As New York's bigwig art dealers flock to Miami for Art Basel, it's the perfect week to avoid the snobs and discover some new culture clubs. And while the South Beach crowd might be raving about Andy Warhol's 50 year-old paintings of cats (no seriously, this one will fetch upwards of $30,000), we like to think of our tastes as more three dimensional. Especially this month: whether styrofoam, craft paper, or performance art in boiler rooms, the city's experimental set is offering more than mere sketches. Here's your monthly planner.
December 1: DUMBO Gallery Openings
Brooklyn plays host to the art community tonight, and you should feel free to give her your coat -- you might be there awhile. Six new exhibits will be unveiled in the same building, giving you ample opportunity to explore the DUMBO art scene in one space. The residents at 111 Front Street include Giacobetti Paul Gallery, Amos Eno Gallery, and A.I.R. Gallery.
We recommend starting your visit upstairs, where Giacobetti will present dual installations by Cornelia Jensen and Rebecca Aidlin. While the sculptresses come from different schools of style, both employ exciting use of light and shadows -- Jensen's juxtaposition of styrofoam and fluorescent light might be found in the world's coolest college dorm, while Aidlin's wire and plaster sculptures seem to live more in the shadows of a cave. The collections, named "Structure + Light" and "Water," respectively, will open to the reception crowd from 6-9pm, and will remain on view through New Year's Eve.
December 6: School of Visual Arts
Once again, the city's most exciting artwork is coming not from hardened veterans, but from the fresh faces at SVA. The school's Westside Gallery (133-141 W. 21st Street) hosts "Elbow Room" beginning November 30, with an opening reception on Tuesday, December 6 from 5-7pm. The collection explores the boundaries between sculpture and painting through everyday materials like wood, paper, string and paint, and features the work of students in fine arts programs.
Rebecca Ward, an MFA candidate, will present work combining her skills as a painter -- most of her work is with acrylic and canvas -- and a sculptor, as she cuts, folds, and glues pieces of paper and cardboard into three dimensional shapes. Arts and crafts enthusiasts, eat your heart out.
December 17: Clifford Owens at PS1
This summer, New York artist Clifford Owens was granted a studio space at MoMA's PS1, where he created "performance scores": instructions for performance art that anyone, no matter how embarrassed, could perform. Every week, he would read the instructions out loud, and perform the pieces himself. And these were no chic gallery dates: Owens performed in PS1's boiler room, attic, and roof. On December 17, Owens will give a special performance, highlighting selected scores from his summer job, at 3pm.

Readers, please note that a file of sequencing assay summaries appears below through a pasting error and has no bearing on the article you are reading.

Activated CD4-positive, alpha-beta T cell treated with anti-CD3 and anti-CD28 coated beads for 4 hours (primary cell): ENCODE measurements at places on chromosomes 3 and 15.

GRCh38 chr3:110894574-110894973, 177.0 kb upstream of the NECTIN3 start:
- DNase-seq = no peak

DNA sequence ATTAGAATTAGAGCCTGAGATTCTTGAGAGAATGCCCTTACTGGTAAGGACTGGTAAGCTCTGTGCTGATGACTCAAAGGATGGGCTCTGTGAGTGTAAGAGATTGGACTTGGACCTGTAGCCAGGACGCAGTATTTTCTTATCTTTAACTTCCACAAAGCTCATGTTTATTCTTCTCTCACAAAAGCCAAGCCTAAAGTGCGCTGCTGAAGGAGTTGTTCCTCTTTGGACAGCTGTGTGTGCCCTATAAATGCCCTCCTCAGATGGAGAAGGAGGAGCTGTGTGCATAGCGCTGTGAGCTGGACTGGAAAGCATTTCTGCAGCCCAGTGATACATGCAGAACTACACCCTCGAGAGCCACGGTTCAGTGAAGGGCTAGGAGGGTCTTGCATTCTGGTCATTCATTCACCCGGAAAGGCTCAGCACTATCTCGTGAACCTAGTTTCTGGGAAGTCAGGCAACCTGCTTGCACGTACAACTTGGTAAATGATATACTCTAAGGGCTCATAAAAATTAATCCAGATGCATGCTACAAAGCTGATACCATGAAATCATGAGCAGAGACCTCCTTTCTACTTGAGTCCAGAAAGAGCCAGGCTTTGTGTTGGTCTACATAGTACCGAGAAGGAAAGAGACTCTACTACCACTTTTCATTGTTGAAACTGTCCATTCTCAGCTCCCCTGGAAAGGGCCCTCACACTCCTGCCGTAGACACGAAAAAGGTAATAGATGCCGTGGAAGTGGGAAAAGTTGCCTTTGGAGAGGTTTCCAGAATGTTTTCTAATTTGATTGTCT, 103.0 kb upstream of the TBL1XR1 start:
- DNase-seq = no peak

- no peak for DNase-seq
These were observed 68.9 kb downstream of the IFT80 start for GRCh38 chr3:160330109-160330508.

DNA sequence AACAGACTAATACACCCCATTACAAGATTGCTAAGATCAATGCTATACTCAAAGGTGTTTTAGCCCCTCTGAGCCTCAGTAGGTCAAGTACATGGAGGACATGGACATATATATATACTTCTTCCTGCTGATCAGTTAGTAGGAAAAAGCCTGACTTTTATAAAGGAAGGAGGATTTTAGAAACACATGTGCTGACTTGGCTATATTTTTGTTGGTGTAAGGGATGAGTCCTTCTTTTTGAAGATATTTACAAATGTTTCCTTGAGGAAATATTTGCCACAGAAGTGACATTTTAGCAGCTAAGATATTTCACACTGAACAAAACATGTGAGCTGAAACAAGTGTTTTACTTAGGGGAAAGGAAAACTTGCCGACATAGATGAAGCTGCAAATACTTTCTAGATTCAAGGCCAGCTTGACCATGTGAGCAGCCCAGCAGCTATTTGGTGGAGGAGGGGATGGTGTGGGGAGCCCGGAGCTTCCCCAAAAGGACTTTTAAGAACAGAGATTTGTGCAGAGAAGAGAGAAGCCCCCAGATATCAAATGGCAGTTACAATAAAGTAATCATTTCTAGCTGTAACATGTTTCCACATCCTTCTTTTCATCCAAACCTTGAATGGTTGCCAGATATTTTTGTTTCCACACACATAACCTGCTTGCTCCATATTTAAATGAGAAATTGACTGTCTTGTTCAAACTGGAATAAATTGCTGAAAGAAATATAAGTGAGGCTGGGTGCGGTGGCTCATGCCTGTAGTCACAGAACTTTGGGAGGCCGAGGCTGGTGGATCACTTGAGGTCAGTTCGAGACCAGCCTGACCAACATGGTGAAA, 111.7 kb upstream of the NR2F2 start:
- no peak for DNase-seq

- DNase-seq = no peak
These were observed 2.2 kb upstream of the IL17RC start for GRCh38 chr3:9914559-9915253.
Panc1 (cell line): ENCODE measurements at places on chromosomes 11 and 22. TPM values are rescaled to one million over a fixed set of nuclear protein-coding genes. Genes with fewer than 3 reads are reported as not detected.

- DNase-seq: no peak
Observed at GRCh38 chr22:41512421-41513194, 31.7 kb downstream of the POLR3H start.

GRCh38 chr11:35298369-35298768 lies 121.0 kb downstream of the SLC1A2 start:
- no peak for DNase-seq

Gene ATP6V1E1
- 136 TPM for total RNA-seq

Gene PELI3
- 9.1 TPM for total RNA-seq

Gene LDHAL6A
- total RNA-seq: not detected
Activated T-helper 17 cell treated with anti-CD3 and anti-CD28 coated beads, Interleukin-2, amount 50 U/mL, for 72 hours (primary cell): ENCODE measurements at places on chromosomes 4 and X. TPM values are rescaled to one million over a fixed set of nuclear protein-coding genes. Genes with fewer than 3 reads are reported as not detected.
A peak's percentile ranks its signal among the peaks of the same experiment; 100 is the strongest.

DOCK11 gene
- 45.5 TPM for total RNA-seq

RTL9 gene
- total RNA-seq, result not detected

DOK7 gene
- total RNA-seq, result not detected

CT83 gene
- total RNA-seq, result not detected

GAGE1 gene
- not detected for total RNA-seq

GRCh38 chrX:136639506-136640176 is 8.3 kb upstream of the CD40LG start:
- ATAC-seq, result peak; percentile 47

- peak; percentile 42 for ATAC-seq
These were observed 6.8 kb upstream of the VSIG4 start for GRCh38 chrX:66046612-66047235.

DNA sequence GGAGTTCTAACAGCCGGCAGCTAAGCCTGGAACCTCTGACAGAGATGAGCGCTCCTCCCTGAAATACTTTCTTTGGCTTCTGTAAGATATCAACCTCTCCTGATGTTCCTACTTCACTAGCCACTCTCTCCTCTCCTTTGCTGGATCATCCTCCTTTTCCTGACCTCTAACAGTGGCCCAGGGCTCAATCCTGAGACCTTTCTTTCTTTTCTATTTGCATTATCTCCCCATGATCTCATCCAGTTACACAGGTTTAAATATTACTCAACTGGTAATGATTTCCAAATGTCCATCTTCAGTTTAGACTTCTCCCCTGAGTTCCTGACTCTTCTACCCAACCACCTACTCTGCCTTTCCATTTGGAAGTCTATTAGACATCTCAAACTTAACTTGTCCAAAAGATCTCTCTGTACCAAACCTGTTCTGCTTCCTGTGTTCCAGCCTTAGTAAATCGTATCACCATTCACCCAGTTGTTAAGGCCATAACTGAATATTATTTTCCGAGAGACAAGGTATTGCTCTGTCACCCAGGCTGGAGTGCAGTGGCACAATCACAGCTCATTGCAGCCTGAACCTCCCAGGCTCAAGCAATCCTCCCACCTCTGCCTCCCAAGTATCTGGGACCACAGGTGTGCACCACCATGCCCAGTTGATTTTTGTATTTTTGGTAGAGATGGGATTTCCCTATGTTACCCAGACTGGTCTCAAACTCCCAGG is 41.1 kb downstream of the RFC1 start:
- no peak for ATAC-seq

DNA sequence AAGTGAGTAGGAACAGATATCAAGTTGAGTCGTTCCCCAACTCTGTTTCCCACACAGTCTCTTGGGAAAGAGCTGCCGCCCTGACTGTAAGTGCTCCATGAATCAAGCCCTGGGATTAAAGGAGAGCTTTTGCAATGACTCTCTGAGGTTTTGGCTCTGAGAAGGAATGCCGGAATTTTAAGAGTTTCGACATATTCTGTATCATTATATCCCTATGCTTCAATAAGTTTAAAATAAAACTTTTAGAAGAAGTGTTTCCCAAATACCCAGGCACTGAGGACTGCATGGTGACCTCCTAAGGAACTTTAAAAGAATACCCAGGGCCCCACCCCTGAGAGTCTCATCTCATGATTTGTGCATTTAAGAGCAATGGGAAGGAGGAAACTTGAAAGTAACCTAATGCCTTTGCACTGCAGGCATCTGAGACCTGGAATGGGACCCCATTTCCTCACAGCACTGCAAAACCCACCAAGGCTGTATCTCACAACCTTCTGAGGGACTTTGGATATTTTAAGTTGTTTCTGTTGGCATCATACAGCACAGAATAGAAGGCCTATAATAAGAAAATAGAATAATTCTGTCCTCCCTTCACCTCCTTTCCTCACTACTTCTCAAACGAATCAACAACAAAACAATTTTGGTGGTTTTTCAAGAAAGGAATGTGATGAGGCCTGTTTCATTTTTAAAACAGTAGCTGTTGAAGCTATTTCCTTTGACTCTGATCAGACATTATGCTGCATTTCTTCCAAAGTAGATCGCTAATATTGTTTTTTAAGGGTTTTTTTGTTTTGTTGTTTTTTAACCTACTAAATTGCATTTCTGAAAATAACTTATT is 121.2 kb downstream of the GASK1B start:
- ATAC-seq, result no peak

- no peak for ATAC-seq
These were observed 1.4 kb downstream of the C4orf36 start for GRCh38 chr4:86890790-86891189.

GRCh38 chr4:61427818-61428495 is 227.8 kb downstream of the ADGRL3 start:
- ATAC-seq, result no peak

The live performance promotes his ongoing exhibit, "Anthology," at PS 1 (22-25 Jackson Avenue, Long Island City), which includes photography, video, and live performance. Owens, who has long been considered the face of African American performance art, enlisted twenty six other performance artists to contribute their performance scores, many of whom created new pieces specifically for his exhibit. While the only time to catch Owens's performance is mid-December, "Anthology" will remain on view through March 12.
Ongoing: Whitney Museum
We know, we know. We weren't going to talk about paintings. But we can't resist reminding you about the most critically acclaimed museum exhibit in New York. When the Whitney decided to dig through its collection before its big move (it's slated to relocate to the Meatpacking District in 2015), it stumbled across some of the most breathtaking surrealist art of the 20th century. Its two month-old exhibit, "Real/Surreal," examines the tension and overlap between the Realism and Surrealism movements, with some twists and turns along the way. Favorite works include paintings by George Tooker, Edward Hopper, and Yves Tanguy, who combined his love for realist tradition with his wild imagination, creating bizarre new worlds in the process. The exhibit remains open through February 12.